We are more cautious about the global economy than we have been in several years. While we believe fears of a global recession are overblown, growth is likely to remain mediocre in 2016 with some risk to the downside. Meanwhile, global assets are generally fairly priced even after the sell-off in the third quarter with few new pockets of opportunity.

Global growth is mediocre, but the economy could expand in 2016 and the chances of a broad recession, while growing, are still unlikely. This view is not premised on a simple expectation for a pro-cyclical economic recovery. To the contrary, we acknowledge that global excess capacity and high debt levels in some emerging markets may pressure industries linked to capital spending. Global trade, which has suffered mightily under the weight of a strong U.S. dollar and a slowing Chinese economy, is likely to recover slowly. The globalization trend that was driven by China's 15-year journey toward industrialization appears to be cresting and emerging-market economies — which comprise more than 50% of global trade2 — are beginning to look toward the development of domestic services and consumer spending. And therein lies the source of our optimism for global growth in 2016. There is simply too much tailwind behind the global consumer, namely an improved balance sheet (i.e., low debt-to-income levels) and lower energy costs.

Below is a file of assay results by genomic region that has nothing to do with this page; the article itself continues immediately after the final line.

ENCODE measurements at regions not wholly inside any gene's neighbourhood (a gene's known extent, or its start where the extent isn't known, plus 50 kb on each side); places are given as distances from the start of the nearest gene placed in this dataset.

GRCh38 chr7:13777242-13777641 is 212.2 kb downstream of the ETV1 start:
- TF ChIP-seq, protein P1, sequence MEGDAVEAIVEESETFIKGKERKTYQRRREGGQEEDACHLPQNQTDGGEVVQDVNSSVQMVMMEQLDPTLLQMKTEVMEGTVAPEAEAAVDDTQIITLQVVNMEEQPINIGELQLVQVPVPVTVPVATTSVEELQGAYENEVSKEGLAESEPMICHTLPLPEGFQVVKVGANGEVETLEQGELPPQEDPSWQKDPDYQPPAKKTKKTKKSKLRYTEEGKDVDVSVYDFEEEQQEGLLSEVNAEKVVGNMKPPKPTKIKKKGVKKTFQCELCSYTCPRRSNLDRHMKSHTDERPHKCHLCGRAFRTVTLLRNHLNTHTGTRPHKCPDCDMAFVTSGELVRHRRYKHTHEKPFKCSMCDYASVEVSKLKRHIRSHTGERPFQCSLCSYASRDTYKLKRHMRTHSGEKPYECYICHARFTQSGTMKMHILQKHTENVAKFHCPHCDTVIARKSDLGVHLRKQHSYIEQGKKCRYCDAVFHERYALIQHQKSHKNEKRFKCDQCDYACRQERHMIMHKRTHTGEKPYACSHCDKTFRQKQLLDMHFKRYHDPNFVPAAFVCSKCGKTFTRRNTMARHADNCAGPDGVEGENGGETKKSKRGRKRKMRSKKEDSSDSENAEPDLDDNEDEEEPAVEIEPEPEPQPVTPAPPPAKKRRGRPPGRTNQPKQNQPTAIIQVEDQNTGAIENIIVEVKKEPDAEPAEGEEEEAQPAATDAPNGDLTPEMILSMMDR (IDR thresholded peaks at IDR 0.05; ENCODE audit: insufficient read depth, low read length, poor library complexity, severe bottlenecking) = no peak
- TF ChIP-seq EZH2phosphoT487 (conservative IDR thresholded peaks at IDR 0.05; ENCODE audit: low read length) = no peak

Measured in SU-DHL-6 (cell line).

Of the 18 broad-asset classes to which we make our asset allocation decisions, only half were positive in 2015 and the best returns were found in emerging-market-fixed-income and municipal bonds, up only 1.2% and 3.3%, respectively2!

However, this relatively unremarkable set of returns required concentrated active management and a certain bit of luck to achieve or beat basic benchmarks and, probably, your expectations. Most investors with broadly diversified asset allocation portfolios underperformed the flattish U.S. stock benchmarks. The rout in commodities extended to MLPs (Master limited partnership), high-yield fixed income and emerging-market equity, while strength in the U.S. dollar obscured gains in unhedged international equity markets. Unlike the last few years where very narrow segments of global assets outperformed — really we are talking about large cap stocks in the U.S. such as the S&P 500 — the implications for investors was that portfolio diversification broadly failed. We expect a better outcome in 2016.